“Words signify man’s refusal to accept the world as it is.”
This is an interesting presentation given at the University of Melbourne about the linguistic structure and validity of LOLspeak (i.e. “I can has cheezburger”). It’s about 20 minutes long, and is based on an academic paper, which probably seems kinda dull, but it makes some good points about how LOLspeak is community-driven, collaborative and creative (as language always is).
It gives an idea of how the media and memes of the internet have become more fully developed over the last few years, and how they are easily understood by savvy participants in internet culture. I thought it was definitely relevant to the topic of this blog, and kind of an interesting thing to watch if, you know, you’ve ever wondered about the LOLcat Bible…
(via The Daily What)
The dreary, sad existence of Ebenezer Scrooge that Charles Dickens paints in A Christmas Carol might not seem a fount of memorable images and phrases, but the references found in its pages are not limited strictly to the holiday season. (For example, when we call someone a “Scrooge” it’s synonymous for calling them a grouchy miser, regardless of the time of year.)
The characters and plot of the classic novel have become so ubiquitous that adaptations, especially during this time of year, are a dime a dozen. There are relatively faithful adaptations — from the likes of Mr. Magoo, The Muppets, and Jim Carrey — as well as departures such as Scrooged or even, some could argue, It’s a Wonderful Life.
“Language is the source of misunderstandings.”
–Antoine de Saint-Exupéry
“Love is blind.”
“Heart of hearts.”
“Green eyed monster.”
“Break the ice.”
What in the world do any of these phrases have to do with the others? Well, if you’re familiar with the tales of Romeo and Juliet, Prince Hamlet, King Lear or Julius Caesar, you can probably guess.
All of these phrases, and many, many more, that are common in our everyday use are attributed to perhaps the most influential figure in the English language. That’s right, The Bard, William Shakespeare.
When we think of media, we probably are generally thinking of the obvious media types like television shows, movies or magazines. But we might overlook one type of media that seeps into pretty much everything we do: advertising. I’d venture to say that advertising — and product or company slogans specifically — are just as much a part of our cultural consciousness as any other type of media.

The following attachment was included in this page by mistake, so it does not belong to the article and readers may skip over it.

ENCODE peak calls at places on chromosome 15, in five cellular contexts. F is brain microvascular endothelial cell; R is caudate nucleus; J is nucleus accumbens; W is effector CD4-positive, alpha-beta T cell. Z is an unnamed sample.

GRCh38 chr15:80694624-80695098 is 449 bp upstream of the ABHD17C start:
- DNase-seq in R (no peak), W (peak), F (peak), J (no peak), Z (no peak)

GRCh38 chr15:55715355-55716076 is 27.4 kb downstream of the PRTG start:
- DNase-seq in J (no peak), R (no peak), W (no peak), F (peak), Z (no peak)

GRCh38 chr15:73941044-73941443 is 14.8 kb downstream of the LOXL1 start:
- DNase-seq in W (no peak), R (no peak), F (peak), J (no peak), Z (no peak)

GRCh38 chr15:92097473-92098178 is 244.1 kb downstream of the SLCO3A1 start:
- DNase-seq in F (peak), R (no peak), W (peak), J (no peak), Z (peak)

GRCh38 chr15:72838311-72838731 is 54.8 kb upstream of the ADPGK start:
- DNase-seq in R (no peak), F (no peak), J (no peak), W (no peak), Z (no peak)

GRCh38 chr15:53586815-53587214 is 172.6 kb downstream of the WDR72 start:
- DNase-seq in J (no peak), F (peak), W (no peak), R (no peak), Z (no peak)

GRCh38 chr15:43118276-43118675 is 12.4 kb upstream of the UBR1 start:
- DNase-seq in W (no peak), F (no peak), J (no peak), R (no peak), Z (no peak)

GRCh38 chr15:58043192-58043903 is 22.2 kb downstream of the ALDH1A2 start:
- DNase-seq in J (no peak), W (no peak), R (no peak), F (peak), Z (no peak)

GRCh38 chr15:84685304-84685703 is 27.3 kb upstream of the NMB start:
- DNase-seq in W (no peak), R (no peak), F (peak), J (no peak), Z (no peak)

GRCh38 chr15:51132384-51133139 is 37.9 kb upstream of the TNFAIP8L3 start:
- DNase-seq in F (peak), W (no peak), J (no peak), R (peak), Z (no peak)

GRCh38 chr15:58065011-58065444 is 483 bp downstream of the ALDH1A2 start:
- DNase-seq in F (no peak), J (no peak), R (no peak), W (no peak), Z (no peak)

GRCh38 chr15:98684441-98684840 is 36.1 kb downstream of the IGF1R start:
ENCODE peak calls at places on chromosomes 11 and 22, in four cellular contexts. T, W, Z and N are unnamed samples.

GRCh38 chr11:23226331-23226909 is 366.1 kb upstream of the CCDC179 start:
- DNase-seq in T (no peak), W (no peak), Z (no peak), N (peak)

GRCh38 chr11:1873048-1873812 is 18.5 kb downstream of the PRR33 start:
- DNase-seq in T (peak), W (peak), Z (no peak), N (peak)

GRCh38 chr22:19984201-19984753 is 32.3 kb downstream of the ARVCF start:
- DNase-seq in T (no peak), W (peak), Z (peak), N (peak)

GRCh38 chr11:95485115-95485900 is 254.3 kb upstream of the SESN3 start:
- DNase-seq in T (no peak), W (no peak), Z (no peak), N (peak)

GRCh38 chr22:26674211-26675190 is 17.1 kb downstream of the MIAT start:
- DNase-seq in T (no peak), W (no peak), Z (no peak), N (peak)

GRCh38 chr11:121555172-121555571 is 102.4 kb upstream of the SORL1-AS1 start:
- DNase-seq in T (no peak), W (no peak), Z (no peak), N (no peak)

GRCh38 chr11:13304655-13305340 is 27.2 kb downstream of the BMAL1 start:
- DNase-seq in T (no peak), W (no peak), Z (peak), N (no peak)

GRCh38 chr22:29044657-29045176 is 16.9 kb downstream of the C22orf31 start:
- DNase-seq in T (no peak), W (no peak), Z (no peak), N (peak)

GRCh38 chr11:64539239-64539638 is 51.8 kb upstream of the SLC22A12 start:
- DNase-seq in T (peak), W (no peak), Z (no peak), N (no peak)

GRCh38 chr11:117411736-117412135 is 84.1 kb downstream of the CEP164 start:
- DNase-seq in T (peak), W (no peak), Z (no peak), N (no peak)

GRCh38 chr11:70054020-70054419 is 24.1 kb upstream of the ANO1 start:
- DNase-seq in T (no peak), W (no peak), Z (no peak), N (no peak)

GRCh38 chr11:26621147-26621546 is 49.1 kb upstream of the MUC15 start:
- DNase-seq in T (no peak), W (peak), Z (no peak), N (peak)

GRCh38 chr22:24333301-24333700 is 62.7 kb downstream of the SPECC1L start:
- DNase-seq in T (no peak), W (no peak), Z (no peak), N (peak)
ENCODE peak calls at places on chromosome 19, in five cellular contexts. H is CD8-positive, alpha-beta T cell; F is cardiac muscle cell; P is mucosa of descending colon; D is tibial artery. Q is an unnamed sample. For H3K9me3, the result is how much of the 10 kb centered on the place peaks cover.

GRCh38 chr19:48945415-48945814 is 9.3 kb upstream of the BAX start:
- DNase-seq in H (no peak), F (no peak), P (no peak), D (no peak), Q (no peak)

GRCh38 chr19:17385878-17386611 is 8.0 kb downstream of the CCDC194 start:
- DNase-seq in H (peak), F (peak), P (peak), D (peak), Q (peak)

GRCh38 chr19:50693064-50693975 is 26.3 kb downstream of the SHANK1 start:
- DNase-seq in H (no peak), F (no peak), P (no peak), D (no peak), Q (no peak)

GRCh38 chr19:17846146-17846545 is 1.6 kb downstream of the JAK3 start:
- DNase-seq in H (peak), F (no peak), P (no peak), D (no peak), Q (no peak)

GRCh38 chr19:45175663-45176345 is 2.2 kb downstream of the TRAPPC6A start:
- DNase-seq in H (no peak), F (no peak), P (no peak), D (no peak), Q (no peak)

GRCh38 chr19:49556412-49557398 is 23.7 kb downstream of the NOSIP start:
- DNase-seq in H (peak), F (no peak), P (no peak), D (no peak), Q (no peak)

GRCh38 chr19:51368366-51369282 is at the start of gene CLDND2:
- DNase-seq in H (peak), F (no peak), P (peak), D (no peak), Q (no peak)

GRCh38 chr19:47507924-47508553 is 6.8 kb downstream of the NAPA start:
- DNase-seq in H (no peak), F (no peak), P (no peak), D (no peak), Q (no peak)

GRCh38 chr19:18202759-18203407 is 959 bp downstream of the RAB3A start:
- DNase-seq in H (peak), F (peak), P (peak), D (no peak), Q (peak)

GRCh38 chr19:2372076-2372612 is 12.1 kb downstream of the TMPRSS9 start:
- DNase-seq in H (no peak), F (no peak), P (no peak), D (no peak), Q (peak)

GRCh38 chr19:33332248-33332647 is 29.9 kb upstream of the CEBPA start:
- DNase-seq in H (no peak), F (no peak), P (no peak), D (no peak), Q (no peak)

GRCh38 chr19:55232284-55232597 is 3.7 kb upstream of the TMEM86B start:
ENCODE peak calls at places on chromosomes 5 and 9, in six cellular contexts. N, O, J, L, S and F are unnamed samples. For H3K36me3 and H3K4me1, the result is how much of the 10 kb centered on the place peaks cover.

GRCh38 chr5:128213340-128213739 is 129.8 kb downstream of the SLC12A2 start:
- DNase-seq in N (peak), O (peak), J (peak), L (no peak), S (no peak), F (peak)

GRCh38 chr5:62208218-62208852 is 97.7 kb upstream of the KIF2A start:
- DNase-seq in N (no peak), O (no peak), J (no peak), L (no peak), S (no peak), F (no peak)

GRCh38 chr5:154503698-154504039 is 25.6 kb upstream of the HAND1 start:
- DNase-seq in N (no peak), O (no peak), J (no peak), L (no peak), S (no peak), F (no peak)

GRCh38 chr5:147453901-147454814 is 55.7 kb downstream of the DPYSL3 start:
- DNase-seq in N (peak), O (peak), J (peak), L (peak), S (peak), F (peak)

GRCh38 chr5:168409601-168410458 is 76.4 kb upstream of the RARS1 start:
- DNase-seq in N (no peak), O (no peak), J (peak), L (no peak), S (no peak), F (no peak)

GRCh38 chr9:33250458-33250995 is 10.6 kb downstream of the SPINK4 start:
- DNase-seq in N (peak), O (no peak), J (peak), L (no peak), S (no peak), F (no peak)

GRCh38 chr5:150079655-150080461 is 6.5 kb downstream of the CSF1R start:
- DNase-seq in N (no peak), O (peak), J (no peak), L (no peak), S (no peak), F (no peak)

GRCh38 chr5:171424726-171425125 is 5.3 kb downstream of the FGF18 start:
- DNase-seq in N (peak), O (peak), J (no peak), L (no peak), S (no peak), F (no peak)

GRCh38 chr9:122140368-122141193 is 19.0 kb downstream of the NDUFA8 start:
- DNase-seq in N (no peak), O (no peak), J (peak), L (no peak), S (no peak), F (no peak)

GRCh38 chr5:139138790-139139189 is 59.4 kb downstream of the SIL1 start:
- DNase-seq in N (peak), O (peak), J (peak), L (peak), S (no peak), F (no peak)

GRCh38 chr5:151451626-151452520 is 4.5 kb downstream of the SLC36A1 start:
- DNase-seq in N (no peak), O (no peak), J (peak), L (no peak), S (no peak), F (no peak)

Companies spend huge amounts of money and time on finding just the right set of words that represent their product in a clever, catchy way, so that their slogan will pop into our heads at just the right moment.
“Language is by its very nature a communal thing; that is, it expresses never the exact thing but a compromise – that which is common to you, me, and everybody.”
One of the highlights of my college career is that once I was able to quote a Saturday Night Live sketch in an academic paper. (It was the “Firelight” sketch, specifically, but darn WordPress won’t let me embed Hulu videos.)
The paper itself was about the way, over the last two hundred years, our culture has “dumbed down” the story and lesson of Frankenstein. This seems pretty relevant to the blog, so I thought I’d talk a bit about how the reverse of media-changing-language is sometimes true. The novel Frankenstein deals with some pretty weighty stuff — science vs. nature, unchecked ambition, revenge, isolation, the pros and cons of living in Switzerland — you know, serious matters. But, you wouldn’t know that based on the way we throw around the word “Frankenstein” in common conversation.
“Verbing weirds language.”
-Bill Watterson, Calvin and Hobbes
Lewis Carroll’s Alice’s Adventures in Wonderland is something of an reference-generating machine. This piece of children’s literature and its sequel, Through the Looking Glass have been alluded to more often than can probably be accounted for in the hundred and fifty-odd years since its initial publication.
The story has been retold on film as Alice in Wonderland (with varying levels of faithfulness to the original novel) numerous times (including a great, recently restored version from 1903) and has also been alluded to in adaptations and has influenced television and music as well.